The attacker was identified as Mevlut Mert Altintas, a 22-year-old officer with the Turkish riot police. He yelled "Allahu Akbar" and began screaming about Russian involvement in Aleppo and elsewhere.
SWITZERLAND - Shooting at Islamic Centre leaves 3 injured
Three people were injured in a shooting at an Islamic center in downtown Zurich on Monday.
A male suspect entered the center’s prayer room, often used as a mosque, at around 5:30pm local time and opened fire. Three men aged 30, 35 and 56 were injured in the attack, according to police.
The suspect was described by police as a man of "about 30 years" who was wearing dark clothing and a dark wool cap.
A short time after the attack a man’s body was found in Gessnerallee, an area "close" to the scene.
Zurich police say they are investigating if the body has any connection to the mosque attack.
Germany - 12 Dead, 48 injured as terrorist ran down people in Christmas market
Germany is reeling after a truck plowed into a Christmas market in western Berlin, killing 12 people and injuring dozens more in a suspected terrorist attack.
The incident took place at 8:00pm on the pedestrianized Breitscheidplatz, home to one of Berlin’s largest Christmas markets. It is beside the Kaiser Wilhelm Memorial Church and also close to the city’s key shopping mile, Kurfuerstendamm.
At least 12 people have died and 48 others were injured in the Christmas market truck incident, Berlin's police said.
It is believed the truck was driven by a Polish man, brother to the owner. There is some suspicion that the truck and driver were hijacked. The incident may have been inspired by the Bastille Day massacre in Nice, last summer, when 86 were killed and more than 400 injured.
Top 6 countries, at least, where reporters are killed are Islamic countries. Yet, Europe insists on bringing this violence into their midst. Is it any wonder there is terror in the streets?
Syria was the deadliest country for journalists in 2016, according to a report. At least 14 journalists were killed there in the line of duty this year alone, bringing the total number of war reporters who have died since the conflict broke out to at least 107.
According to the report by international press freedom group Committee to Protect Journalists (CPJ), deaths in combat or crossfire reached their highest number since 2013, as conflicts in the Middle East showed no sign of ending.
Journalists sent into the thick of the action appear to be at high risk of not only losing their lives, but of being kidnapped and executed by Islamic State and other terrorist groups.
“Islamic State is responsible for the disappearance of at least 11 journalists since 2013. They are feared dead, but do not appear in CPJ’s data on killed journalists because their fate cannot be confirmed,” the report said. It added that the two professions that proved to be the most dangerous in 2016 were those of photographer and cameraman.
Twenty percent of the journalists killed in 2016 were freelancers.
In April, Syrian journalist Zaher al-Shurqat was shot in the head by a masked man in the southern Turkish town of Gaziantep. IS claimed responsibility for the murder, making al-Shurqat the fourth Syrian journalist the group claimed to have killed in Turkey since October 2015, according to CPJ.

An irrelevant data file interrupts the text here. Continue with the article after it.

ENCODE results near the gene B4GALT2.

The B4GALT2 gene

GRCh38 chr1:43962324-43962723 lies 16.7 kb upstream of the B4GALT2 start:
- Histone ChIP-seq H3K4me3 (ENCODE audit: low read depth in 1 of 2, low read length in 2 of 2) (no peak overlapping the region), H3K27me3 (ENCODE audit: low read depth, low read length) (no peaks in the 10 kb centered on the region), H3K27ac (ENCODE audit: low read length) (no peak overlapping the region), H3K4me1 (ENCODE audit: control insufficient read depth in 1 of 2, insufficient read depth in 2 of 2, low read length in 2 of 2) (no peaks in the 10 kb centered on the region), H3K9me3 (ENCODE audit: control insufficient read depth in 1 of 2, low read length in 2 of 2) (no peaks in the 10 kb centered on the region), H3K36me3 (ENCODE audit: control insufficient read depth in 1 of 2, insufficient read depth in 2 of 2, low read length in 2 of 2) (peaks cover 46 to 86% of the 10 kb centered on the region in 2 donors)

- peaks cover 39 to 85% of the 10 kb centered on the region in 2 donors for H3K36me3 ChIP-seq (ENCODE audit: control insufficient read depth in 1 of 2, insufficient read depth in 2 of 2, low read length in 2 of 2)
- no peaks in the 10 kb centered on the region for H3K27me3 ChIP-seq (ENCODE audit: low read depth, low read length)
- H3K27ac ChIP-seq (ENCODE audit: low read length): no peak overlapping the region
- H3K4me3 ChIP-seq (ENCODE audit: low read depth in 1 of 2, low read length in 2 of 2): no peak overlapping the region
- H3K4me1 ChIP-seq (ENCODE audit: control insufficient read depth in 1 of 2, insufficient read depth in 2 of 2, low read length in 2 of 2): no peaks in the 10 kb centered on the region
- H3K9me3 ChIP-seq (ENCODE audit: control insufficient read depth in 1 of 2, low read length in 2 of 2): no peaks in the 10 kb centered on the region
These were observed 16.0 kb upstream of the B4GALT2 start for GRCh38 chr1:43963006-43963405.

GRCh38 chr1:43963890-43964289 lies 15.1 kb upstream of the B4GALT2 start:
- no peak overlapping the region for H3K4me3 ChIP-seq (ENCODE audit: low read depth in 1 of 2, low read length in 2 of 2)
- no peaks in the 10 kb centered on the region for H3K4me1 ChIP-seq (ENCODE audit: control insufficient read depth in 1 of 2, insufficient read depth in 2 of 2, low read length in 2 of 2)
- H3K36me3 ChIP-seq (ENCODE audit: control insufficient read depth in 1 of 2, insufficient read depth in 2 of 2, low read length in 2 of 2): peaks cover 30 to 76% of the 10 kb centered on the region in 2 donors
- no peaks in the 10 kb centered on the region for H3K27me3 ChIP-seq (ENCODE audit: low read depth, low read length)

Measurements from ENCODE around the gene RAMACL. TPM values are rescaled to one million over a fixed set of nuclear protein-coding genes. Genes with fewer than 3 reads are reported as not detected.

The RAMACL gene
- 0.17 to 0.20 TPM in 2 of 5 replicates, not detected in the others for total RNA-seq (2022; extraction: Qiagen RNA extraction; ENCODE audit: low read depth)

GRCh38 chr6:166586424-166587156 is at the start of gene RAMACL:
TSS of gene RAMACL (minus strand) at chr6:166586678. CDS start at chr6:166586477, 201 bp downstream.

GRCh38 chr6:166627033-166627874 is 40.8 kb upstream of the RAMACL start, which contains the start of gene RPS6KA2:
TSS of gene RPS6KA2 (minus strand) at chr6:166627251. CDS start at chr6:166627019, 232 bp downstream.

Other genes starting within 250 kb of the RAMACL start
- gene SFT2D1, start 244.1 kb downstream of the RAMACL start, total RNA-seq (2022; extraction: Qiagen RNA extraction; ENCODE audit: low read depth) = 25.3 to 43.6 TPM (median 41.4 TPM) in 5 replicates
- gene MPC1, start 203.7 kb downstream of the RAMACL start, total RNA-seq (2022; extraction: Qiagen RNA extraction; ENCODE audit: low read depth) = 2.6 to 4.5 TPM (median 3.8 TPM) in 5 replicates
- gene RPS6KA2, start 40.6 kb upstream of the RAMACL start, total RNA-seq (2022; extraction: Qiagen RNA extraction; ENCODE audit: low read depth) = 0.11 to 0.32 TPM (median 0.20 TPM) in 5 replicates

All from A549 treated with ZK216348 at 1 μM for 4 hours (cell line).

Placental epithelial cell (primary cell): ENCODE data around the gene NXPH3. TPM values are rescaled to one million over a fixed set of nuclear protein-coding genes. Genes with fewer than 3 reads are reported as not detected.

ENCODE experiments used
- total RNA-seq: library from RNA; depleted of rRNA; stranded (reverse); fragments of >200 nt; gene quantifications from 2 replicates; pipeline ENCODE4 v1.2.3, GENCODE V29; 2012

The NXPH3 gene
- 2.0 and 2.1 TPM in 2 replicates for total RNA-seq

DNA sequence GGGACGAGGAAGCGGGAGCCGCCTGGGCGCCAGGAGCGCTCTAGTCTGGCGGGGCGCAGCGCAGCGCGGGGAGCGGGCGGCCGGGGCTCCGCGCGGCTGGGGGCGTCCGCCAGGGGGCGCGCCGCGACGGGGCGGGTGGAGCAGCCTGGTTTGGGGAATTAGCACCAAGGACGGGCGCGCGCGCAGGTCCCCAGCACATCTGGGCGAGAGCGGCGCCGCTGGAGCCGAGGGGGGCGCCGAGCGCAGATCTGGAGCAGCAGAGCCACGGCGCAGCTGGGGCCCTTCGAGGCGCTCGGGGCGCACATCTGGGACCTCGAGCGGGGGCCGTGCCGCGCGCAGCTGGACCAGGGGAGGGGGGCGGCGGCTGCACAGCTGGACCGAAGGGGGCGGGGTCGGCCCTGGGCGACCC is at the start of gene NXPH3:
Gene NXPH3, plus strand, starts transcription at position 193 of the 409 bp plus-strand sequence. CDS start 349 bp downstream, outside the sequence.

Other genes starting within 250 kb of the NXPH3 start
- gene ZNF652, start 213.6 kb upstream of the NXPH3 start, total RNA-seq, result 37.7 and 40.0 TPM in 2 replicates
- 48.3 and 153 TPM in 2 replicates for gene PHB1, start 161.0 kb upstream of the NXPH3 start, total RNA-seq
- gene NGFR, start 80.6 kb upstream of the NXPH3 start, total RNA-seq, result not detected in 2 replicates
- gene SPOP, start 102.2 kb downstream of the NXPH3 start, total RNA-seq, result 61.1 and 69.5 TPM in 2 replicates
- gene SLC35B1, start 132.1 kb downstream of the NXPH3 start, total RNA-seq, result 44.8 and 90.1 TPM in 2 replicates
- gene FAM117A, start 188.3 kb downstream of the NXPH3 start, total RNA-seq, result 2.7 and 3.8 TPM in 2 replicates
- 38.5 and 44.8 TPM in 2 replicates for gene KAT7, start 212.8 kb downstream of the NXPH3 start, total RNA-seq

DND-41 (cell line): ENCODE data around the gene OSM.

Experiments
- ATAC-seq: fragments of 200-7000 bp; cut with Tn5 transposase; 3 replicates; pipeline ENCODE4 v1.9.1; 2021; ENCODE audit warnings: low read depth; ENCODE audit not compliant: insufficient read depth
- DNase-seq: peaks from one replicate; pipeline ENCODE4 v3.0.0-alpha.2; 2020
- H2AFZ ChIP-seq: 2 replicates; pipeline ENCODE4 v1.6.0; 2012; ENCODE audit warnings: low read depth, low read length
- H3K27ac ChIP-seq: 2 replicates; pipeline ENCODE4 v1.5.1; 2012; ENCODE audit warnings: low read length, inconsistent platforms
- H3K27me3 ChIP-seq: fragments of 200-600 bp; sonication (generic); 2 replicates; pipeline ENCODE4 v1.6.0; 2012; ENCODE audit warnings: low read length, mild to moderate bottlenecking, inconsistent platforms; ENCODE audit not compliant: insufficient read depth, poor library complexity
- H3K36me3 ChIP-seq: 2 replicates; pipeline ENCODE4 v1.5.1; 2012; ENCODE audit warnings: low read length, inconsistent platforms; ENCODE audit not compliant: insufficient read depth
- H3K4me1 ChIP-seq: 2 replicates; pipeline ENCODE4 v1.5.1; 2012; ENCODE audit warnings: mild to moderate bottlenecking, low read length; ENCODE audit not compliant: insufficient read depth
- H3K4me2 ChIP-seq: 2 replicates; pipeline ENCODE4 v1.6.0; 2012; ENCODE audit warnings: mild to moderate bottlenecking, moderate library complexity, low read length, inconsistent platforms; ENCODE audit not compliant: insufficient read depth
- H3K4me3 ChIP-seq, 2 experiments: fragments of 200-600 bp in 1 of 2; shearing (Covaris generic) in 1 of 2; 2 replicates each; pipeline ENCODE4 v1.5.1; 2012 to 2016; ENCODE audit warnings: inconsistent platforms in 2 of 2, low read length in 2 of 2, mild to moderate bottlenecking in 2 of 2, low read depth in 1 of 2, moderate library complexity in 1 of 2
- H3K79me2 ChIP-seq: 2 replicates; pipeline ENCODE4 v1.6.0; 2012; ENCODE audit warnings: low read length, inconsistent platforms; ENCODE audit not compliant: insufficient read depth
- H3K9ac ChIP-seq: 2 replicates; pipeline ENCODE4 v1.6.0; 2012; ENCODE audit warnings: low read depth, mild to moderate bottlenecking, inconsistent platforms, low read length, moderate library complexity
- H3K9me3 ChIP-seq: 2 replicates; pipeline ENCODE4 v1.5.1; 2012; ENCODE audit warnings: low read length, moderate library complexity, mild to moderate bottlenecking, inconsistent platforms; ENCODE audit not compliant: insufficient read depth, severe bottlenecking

Global reporter's assassins leaders
At least 48 journalists were killed in relation to their work between January 1 and December 15, 2016, the international press freedom group said.
“More than half of the journalists killed in the year died in combat or crossfire, for the first time since CPJ began keeping records. The conflicts in Syria, Iraq, Yemen, Libya, Afghanistan, and Somalia claimed the lives of 26 journalists who died covering the fighting,” the New York-based group said.
Among those killed by the fighting in Syria this year was 20-year-old photographer and video journalist Osama Jumaa, who died in June while reporting from Aleppo for the international photo agency Images Live.
Iraq proved to be among the “top three most deadly countries for the fourth year in a row,” with six journalists killed in 2016, according to the report.
In Yemen, the number of journalists who lost their lives in the line of duty has also been on the rise as fighting escalated. Six journalists were killed this year, bringing the total to 12 since 2014, CPJ said.
According to CPJ’s detailed records since 1992, about two-thirds of journalists killed are specifically singled out for murder in retaliation for their work. This year, some 18 journalists were targeted directly for murder, the lowest number since 2002.
“The reason for the decline is unclear, and could be a combination of factors including less risk-taking by the media, more efforts to bring global attention to the challenge of combatting impunity, and the use of other means to silence critical journalists,” the report said.
A number of journalists have been risking their lives covering political unrest. At least three reporters died this year covering dangerous assignments, two of them in Pakistan. Mehmood Khan – a cameraman for DawnNews – and Shehzad Ahmed – a cameraman for Aaj TV – were at a hospital in Quetta where a crowd had gathered to grieve the murder of the president of the Baluchistan Bar Association when a powerful bomb killed over 70 people.
There is no tolerance in Islam for journalists who tell the truth. They report what Islamists want them to report or they are murdered. And many such deaths are hardly even investigated especially in Islamic countries and in countries run by drug lords or other oligarchs. Apparently, there is little difference.
13 countries where journalists have been killed with impunity